6 Topsell in his Fourfooted Beasts, ed. Rowland, 1658, p. 36, says of Beavers, "There hath been taken of them whose tails have weighed four pound weight, and they are accounted a very delicate dish, for being dressed they eat like Barbles: they are used by the Lotharingians and Savoyans [says Bellonius] for meat allowed to be eaten on fish-dayes, although the body that beareth them be flesh and unclean for food. The manner of their dressing is, first roasting, and afterward seething in an open pot, that so the evill vapour may go away, and some in pottage made with Saffron ; other with Ginger, and many with Brine; it is certain that the tail and forefeet taste very sweet, from whence came the Proverbe, That sweet is that fish, which is not fish at all."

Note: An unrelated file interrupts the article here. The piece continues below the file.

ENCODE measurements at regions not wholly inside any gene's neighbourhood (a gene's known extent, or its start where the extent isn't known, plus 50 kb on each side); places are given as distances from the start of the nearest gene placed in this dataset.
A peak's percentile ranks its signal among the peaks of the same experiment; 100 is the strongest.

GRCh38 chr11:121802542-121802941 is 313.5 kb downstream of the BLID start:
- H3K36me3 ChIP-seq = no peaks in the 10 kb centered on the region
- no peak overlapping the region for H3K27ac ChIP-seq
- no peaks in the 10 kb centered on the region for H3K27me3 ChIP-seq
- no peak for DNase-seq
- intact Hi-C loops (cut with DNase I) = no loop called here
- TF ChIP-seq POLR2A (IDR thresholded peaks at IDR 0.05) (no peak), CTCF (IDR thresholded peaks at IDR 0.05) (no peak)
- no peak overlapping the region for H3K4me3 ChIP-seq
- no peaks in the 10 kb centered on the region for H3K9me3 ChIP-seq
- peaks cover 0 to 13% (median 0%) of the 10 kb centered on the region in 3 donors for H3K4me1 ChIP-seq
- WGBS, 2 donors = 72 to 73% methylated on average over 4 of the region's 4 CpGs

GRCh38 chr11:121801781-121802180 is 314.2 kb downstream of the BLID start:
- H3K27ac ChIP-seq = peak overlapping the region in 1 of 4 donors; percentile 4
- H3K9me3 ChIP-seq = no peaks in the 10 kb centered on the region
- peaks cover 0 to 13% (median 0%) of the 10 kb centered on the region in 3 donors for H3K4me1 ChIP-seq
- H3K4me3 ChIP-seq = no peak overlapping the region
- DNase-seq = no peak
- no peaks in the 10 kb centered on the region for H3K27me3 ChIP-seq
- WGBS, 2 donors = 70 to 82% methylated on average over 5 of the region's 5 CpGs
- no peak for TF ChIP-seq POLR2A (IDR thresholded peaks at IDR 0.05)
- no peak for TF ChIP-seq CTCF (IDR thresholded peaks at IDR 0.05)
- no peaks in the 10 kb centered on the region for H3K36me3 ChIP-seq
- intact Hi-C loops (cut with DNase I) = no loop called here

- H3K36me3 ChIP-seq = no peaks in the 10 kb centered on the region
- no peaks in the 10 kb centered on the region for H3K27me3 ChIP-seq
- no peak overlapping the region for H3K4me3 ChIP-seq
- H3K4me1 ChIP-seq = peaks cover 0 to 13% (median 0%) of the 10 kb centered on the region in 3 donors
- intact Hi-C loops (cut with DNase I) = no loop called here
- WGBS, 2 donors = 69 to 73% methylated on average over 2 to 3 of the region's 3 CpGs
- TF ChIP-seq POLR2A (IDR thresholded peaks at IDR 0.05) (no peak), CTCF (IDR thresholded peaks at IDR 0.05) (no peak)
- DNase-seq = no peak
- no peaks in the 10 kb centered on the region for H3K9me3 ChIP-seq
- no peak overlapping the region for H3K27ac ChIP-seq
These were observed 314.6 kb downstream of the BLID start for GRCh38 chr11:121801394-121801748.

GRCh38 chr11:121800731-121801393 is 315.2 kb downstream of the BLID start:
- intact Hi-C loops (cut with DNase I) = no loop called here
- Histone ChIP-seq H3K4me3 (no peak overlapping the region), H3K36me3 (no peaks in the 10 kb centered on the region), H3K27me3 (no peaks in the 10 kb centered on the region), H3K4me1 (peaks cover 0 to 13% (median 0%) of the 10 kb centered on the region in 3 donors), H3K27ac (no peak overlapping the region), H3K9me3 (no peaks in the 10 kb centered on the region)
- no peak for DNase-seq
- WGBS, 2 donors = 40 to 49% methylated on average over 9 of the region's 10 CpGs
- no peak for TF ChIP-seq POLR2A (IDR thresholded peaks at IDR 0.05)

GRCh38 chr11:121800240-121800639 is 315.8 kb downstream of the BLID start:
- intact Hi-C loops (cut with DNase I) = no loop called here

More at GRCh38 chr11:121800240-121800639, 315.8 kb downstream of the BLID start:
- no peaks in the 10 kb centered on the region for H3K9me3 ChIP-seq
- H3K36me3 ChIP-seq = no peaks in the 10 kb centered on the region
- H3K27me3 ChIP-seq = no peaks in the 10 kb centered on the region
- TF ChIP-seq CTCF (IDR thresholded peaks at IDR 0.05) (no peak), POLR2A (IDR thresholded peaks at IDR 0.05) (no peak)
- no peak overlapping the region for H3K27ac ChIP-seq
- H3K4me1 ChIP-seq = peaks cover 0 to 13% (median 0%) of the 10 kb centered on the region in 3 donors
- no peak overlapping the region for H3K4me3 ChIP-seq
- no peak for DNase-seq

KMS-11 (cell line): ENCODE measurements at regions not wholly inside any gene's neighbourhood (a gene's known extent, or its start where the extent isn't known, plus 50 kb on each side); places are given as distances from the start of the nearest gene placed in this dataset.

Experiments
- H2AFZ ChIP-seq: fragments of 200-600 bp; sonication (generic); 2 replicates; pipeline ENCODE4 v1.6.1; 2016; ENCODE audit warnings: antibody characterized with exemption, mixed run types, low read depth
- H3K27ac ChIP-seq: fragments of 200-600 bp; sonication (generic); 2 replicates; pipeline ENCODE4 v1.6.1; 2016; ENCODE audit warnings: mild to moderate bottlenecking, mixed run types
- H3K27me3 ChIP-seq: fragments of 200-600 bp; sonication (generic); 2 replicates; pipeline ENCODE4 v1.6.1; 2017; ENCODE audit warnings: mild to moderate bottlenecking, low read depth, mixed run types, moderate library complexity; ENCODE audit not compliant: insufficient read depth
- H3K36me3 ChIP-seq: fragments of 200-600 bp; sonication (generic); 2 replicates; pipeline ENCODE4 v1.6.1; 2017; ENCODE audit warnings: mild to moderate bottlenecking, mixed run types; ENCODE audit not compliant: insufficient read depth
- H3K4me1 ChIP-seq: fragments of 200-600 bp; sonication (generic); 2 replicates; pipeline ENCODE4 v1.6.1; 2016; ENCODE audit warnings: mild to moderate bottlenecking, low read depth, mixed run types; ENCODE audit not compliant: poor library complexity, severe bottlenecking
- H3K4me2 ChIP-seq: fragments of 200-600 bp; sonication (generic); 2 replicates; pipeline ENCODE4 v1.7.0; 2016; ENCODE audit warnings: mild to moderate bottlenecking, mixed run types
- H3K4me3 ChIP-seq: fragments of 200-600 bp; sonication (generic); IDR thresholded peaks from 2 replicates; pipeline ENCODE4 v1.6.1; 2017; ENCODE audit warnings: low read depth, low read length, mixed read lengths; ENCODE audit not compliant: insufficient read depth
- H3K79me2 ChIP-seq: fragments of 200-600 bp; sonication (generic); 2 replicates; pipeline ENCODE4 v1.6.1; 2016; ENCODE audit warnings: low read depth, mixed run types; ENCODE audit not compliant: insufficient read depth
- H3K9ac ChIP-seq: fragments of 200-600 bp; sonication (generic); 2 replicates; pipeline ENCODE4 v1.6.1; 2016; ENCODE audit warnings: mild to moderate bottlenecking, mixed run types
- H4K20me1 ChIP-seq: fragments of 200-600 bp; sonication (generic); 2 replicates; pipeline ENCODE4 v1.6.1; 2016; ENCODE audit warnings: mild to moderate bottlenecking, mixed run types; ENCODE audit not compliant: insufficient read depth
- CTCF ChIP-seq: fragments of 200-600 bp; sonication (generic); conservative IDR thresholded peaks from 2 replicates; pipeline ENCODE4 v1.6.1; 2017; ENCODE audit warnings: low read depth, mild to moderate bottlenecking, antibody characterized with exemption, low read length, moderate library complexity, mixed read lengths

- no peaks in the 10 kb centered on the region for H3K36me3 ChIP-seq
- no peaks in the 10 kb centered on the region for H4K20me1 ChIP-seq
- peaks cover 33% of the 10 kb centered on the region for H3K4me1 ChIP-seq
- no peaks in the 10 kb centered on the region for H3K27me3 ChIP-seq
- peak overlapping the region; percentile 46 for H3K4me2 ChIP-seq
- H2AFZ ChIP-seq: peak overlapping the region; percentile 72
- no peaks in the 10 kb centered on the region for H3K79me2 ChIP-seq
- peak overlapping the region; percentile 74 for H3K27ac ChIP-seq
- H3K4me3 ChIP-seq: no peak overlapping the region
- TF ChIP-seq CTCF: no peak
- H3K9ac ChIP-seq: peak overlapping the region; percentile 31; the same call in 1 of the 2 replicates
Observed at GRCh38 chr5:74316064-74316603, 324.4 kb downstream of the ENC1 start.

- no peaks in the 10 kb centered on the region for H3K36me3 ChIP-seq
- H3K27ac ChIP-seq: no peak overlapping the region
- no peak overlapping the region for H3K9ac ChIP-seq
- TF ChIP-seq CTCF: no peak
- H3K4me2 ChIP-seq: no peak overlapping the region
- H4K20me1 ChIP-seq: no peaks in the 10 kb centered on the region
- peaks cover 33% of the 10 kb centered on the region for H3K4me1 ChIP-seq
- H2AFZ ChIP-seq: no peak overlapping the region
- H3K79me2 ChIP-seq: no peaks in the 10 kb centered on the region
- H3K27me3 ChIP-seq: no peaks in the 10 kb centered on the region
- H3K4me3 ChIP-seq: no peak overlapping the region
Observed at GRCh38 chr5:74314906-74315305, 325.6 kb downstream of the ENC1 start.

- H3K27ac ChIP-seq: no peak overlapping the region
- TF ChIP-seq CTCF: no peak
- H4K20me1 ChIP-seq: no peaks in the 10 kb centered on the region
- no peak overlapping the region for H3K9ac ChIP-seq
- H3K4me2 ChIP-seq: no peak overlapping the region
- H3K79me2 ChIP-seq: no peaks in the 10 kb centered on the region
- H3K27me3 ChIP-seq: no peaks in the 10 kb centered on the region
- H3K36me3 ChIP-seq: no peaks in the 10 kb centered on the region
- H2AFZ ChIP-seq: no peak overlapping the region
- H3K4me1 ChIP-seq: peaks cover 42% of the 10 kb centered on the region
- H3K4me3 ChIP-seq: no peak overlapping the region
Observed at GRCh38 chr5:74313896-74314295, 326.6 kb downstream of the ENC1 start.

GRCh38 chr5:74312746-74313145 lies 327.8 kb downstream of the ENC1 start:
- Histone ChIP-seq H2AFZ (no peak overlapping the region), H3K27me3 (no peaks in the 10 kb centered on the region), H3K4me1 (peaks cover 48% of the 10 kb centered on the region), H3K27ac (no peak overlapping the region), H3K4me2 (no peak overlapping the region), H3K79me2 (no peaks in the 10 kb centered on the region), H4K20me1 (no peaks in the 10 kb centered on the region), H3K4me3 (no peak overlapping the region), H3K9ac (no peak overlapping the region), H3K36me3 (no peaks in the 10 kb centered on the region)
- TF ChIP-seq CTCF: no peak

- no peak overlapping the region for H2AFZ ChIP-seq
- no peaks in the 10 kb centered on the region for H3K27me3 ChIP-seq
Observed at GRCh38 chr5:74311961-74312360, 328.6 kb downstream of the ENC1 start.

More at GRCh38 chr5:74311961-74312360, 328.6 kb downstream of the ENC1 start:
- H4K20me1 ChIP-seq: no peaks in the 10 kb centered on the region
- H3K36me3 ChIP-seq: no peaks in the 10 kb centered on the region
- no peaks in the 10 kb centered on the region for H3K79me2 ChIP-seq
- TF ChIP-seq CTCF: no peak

Salt and Cinna
mon for wood
How to carve
With pea soup or furmity serve a Beaver's
tail, salt Porpoise, &c.
Split up Herrings,
take out the roe and bones,
eat with mustard.
Take the skin off salt fish,
Salmon, Ling, &c.,
and let the sauce be mustard,
548 or 3iff ye haue salt purpose1 / zele2 / torrentille3, deynteithus fulle dere,
ye must do afture pe forme of frumenty, as y said while ere.
Baken herynge, dressid & dizt with white sugure;
552 bothe roughe & boonus / voyded / þeñ may youre
to ete merily with mustard pat tyme to his plesure.
Salt samoun/Congur, grone 5 fische / bope lynge & myllewelle7,
556 & on youre soueraynes trencheur ley hit, as y
pe sawce per-to, good mustard, alway accordethe welle.
1 See the recipe for "Furmente with Purpeys," H. Ord. p. 442. 2 I suppose this to be Seal. If it is Eel, see recipes for "Eles in Surre, Browet, Gravê, Brasyle," in H. Ord. p. 467-8.